St. John Stone

Picture by our parishioner, Bill Mc Covick

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R068

Saint John Stone

     St. John Stone belonged to the Canterbury house of the Augustinian Order. Little is known of his early life. In November 1534 parliament ratified the Act of Supremacy which declared the king to be the only supreme head of the Church in England. Henry VIII formally assumed the title on the first day of February 1535.  The Act of Supremacy was quickly followed by the Treason Act, enjoining the penalty of high treason on those who might desire to deprive the king of his title: supreme head of the Church. All clerics were required to sign a document explicitly acknowledging Henry VIII as head of the church in England.  Richard Ingworth, a signer of the document, who had been a Dominican friar, had been made Bishop of Dover.  On Saturday, 14th December 1538 Ingworth visited Canterbury and called on the Augustinian Friary with an order to close it down.  Every friar was forced to sign a formal document agreeing to the Act.  John Stone refused to sign.  In his report to Cromwell Ingworth described his meeting with John: Being in the Austin friars there the 14th day of December, one Friar there very rudely and traitorously used himself before all the company as by a bill here enclosed you shall perceive part. To write half his words and order there it were too long to write. I perceiving his demeanor straight sequestered him so that none spoke with him. I sent for the mayor and ere that he came I examined him before master Spilman and also afterwards before the mayor and master Spilman and at all times he still held and still will die for it that the King may not be head of the Church of England, but it must be a spiritual father appointed by God.

       John Stone was sent to London to languish in the Tower for months. On 27th October 1539 a commission of ‘Oyer et Terminer’ (Hear and Determine) was addressed to the Mayor of Canterbury and four others. So, Friar Stone was sent back to Canterbury to be tried for treason, the penalty being death.  While awaiting trial, Friar Stone was kept in the cell of Canterbury Castle. John’s friend, Nicholas Harpsfield, relates the following details: Having poured forth prayers to God in prison and fasted continuously for three days he heard a voice though he saw no one, which addressed him by name and bade him to be of good heart and not to hesitate to suffer death with constancy for the belief which he had professed. From which afterwards he gained such eagerness and strength as never to allow himself by persuasion or terror to be drawn from his purpose.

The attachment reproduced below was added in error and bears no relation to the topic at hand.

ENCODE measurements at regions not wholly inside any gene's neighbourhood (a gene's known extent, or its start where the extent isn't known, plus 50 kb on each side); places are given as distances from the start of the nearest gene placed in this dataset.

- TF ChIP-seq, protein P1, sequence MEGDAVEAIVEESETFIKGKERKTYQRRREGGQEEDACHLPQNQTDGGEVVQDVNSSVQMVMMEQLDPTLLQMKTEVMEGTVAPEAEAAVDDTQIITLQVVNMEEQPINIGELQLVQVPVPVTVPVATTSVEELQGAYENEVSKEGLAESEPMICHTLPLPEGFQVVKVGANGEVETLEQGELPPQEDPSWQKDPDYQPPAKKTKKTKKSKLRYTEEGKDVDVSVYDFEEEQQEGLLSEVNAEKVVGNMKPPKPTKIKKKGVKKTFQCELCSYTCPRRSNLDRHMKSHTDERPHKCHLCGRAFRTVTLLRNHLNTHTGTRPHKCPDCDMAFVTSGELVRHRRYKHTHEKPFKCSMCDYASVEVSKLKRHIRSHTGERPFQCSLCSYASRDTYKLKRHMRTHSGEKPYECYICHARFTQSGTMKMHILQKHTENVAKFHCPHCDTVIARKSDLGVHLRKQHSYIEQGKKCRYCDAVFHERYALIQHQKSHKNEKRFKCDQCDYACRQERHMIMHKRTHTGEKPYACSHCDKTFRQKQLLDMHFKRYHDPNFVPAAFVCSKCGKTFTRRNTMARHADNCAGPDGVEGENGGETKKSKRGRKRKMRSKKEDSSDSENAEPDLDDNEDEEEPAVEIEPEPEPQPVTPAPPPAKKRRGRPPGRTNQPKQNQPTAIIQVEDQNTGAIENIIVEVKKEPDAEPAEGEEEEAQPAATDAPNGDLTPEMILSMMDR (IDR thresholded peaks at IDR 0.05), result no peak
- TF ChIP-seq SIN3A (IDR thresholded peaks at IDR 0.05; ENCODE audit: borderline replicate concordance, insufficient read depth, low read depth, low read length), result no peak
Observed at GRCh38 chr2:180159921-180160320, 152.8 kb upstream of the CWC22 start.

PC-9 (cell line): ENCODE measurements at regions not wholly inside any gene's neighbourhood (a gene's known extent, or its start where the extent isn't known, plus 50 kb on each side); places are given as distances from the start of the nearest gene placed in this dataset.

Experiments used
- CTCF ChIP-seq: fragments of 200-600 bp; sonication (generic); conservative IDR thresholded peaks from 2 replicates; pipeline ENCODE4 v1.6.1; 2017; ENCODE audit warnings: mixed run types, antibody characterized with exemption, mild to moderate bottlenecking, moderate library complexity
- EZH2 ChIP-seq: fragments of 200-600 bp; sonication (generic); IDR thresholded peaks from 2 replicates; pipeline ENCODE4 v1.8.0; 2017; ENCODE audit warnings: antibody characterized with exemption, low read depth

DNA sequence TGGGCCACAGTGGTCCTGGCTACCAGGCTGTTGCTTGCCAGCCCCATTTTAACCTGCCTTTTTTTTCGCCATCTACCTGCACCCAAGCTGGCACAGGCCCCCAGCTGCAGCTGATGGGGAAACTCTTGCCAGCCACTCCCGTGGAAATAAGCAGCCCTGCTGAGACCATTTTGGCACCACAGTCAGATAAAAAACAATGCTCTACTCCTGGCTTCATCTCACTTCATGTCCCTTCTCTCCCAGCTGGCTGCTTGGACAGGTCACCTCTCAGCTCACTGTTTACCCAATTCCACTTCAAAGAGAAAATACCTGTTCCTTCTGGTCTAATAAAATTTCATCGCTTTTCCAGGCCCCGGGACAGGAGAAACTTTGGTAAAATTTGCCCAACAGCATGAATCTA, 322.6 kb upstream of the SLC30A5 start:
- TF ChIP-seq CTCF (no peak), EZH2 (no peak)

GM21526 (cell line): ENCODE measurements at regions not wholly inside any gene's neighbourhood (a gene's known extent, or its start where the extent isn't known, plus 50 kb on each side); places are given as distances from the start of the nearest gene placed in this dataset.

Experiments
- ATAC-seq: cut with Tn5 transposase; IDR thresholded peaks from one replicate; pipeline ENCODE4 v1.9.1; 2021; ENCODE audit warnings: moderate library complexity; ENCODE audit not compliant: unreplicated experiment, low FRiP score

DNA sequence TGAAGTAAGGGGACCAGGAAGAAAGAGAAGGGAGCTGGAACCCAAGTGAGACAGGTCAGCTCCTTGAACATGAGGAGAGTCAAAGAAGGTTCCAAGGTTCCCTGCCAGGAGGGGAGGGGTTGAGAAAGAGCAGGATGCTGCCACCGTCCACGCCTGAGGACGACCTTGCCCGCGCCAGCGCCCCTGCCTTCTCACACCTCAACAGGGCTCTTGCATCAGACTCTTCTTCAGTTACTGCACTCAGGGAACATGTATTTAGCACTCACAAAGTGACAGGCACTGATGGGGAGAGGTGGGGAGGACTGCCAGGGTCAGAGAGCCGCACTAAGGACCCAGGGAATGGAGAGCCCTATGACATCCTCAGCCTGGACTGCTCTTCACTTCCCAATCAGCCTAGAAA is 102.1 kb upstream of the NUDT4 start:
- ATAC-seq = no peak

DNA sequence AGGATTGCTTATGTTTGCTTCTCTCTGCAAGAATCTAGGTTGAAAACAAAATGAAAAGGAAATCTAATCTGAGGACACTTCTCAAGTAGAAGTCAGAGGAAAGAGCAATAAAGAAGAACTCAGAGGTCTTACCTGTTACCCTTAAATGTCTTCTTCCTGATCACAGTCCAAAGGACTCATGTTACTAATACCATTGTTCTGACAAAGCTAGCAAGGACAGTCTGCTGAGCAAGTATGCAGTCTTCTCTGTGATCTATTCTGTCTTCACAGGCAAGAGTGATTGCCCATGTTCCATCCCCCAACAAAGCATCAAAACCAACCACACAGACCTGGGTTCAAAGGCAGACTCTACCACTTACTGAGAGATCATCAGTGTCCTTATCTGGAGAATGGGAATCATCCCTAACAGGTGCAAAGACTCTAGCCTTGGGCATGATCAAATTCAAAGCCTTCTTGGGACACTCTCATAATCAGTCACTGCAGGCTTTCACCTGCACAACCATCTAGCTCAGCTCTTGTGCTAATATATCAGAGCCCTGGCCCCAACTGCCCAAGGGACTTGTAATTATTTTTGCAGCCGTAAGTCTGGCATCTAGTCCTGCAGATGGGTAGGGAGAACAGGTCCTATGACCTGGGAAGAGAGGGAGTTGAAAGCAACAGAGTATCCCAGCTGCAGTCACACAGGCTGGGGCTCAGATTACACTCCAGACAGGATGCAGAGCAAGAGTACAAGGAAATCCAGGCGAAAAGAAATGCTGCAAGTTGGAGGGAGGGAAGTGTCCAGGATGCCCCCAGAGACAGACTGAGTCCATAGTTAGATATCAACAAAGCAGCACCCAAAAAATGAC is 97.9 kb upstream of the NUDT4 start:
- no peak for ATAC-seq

We do not know the exact date of John Stone’s trial in December 1539, but it would appear to have been before Christmas. The presiding judges  made it a very short trial. A jury confronted with an indictment for High Treason had no alternative but to find the defendant guilty. John Stone was taken to Westgate to await his execution. In order to show to the people that he was an exceptional criminal the execution took place on a prominent hill inside the city walls;  and no expense was spared in the preparations so as to ensure maximum publicity.

     Friar John was dragged from Westgate to Dane John Hill. The choice of Dane John meant that, as John  stood on the scaffold, he saw his beloved Augustinian Friary, now barred and empty. He was hanged, drawn and quartered. The Traditional date of his martyrdom is May 12, 1540, but many modern authors suggest that it took place on Saturday, 27th December 1539. St. John Stone was beatified by Pope Leo XIII on 9th December, 1886 and was canonized as one of the Forty Martyrs of England and Wales by Pope Paul VI in 1970.  St. John Stone is a Christian man who chose death rather than go against his conscience and commitment to the Sacred Magisterium of the Church.